Patronage

One’s position in ancient world societies was primarily static and well established. This means that everyone knew exactly where he or she stood in society and knew who ranked above and below him or her on the social ladder.

Social class

For them, the greatest goal in life was “not to climb the socioeconomic ladder but to protect the status quo” (Strauss 164). Rightly serving those above them and demonstrating their authority over those who ranked below them allowed this status quo to be met.

Roman Class System

This maintaining of society’s structure ties directly into the concept of patronage. A patronage system is one where “a patron or benefactor provides favors to a client of lower status,” usually in trade for the client’s support, loyalty, or work (Strauss 164). These patron-client relationships could be economic, political, or religious in nature and were a common practice and foundation for relationships across the entire Middle East.

Herod's Temple

One great example of the patronage system is found in the life of King Herod the Great. Although a king, Herod served as a client to his patron Caesar Augustus through his loyalty and financial support. Caesar Augustus, playing the part of the patron, provided the legions that allowed Herod to remain in power. Herod was also (at times) a patron to the leading Jewish priests due to his action in rebuilding the temple in Jerusalem and his provision of “resources for their synagogue communities” (Strauss 164).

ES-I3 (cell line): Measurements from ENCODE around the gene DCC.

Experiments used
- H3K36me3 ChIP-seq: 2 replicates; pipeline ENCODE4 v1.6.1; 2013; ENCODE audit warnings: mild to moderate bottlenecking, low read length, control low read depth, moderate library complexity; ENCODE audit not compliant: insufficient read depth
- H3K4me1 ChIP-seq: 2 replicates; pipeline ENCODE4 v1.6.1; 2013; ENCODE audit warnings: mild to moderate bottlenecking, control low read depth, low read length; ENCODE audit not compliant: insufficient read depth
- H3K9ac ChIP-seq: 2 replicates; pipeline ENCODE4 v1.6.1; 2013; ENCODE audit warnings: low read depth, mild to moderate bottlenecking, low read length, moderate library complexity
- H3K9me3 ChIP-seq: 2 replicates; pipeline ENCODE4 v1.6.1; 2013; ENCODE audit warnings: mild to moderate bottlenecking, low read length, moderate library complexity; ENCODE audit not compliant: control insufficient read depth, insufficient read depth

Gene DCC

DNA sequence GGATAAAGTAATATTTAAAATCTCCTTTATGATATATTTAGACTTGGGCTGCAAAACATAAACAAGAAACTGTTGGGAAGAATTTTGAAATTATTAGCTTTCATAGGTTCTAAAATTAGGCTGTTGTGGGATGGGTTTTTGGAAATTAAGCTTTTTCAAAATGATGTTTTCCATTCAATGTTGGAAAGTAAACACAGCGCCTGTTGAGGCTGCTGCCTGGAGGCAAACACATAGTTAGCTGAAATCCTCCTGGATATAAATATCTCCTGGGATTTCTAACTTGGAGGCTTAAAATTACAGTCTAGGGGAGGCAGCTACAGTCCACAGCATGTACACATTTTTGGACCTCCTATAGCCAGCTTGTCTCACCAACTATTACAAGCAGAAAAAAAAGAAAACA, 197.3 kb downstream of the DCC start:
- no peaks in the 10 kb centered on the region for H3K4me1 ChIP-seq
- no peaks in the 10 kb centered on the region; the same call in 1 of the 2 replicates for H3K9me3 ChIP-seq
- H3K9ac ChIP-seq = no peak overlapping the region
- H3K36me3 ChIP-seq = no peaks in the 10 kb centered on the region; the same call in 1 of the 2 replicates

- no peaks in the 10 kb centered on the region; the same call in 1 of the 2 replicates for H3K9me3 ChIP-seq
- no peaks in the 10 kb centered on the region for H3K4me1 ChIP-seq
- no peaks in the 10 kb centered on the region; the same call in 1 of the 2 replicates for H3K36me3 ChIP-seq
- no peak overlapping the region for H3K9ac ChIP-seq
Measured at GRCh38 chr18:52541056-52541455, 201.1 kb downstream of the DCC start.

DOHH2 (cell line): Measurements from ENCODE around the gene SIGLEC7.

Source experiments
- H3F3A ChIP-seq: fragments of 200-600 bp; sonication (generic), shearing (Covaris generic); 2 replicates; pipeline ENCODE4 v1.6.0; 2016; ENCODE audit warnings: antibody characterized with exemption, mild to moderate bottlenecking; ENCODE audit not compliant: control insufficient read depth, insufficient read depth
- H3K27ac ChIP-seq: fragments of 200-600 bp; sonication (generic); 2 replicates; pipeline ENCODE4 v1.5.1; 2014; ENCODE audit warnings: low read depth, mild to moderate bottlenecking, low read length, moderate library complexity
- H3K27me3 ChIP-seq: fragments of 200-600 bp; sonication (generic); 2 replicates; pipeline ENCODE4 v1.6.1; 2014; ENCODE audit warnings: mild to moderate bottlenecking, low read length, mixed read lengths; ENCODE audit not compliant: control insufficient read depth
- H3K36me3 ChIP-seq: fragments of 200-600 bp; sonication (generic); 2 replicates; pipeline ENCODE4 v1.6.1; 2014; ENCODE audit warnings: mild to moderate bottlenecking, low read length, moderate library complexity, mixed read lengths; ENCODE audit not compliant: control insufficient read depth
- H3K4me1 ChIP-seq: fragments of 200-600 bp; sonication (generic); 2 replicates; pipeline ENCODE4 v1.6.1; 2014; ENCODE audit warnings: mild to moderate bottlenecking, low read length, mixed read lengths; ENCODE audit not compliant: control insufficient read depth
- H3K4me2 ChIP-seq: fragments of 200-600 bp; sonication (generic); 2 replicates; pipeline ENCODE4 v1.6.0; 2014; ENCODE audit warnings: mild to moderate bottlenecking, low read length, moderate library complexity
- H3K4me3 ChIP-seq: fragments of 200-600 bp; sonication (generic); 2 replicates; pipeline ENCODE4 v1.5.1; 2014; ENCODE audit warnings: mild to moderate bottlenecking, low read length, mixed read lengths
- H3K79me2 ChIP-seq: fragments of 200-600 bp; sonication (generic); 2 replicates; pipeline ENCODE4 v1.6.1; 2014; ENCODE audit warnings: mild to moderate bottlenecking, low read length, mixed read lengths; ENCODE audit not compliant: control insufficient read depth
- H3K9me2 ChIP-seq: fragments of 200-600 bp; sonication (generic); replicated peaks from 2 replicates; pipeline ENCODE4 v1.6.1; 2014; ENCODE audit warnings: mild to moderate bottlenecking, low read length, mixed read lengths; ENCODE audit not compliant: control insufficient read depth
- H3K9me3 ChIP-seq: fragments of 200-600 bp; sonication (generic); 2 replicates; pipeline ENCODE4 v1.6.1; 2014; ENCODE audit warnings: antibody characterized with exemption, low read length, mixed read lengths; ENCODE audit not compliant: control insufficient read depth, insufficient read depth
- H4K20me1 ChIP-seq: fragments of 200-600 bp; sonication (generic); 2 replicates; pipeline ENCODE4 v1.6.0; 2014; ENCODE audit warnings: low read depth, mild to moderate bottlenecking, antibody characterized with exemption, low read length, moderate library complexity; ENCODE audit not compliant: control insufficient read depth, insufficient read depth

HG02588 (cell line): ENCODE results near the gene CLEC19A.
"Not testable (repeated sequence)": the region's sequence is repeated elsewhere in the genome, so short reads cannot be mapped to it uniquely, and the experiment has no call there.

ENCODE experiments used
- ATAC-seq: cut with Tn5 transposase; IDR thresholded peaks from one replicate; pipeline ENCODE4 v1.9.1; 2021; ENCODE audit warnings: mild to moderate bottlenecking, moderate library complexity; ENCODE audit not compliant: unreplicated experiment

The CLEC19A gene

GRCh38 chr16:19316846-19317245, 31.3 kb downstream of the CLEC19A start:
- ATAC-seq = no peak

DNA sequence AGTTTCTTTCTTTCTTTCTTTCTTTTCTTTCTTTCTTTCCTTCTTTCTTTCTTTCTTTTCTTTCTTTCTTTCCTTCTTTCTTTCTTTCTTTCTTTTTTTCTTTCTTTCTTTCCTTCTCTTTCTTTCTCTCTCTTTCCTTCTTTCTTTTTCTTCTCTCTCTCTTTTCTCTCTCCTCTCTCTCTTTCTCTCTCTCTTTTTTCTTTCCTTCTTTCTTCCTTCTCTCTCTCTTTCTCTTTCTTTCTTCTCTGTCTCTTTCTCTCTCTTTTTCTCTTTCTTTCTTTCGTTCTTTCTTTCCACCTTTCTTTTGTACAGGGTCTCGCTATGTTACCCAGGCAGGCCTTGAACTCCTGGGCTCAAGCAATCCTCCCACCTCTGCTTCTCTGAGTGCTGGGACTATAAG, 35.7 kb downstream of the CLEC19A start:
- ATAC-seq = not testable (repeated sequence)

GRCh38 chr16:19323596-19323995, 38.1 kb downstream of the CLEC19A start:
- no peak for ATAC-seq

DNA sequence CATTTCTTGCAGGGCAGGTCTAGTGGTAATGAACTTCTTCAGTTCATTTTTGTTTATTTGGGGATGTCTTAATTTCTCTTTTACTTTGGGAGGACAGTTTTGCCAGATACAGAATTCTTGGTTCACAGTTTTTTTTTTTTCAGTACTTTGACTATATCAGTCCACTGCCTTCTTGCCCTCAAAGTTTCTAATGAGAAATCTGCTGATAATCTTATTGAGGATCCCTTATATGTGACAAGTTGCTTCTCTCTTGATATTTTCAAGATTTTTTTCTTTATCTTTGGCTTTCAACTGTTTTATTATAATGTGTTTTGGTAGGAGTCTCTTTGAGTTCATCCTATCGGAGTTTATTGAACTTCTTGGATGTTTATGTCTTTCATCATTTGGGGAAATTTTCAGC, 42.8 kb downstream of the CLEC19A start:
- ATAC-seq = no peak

King Herod      Roman Imperial Army

In Luke 7 we read of a centurion’s slave being healed by Jesus in Capernaum. When the Jewish elders went before Jesus and pleaded for this miracle, they asserted that the centurion was worthy because he helped rebuild their temple. The centurion and the Jewish elders had a relationship under the guidelines of the patronage system and the elders were here honoring the favor they’d received.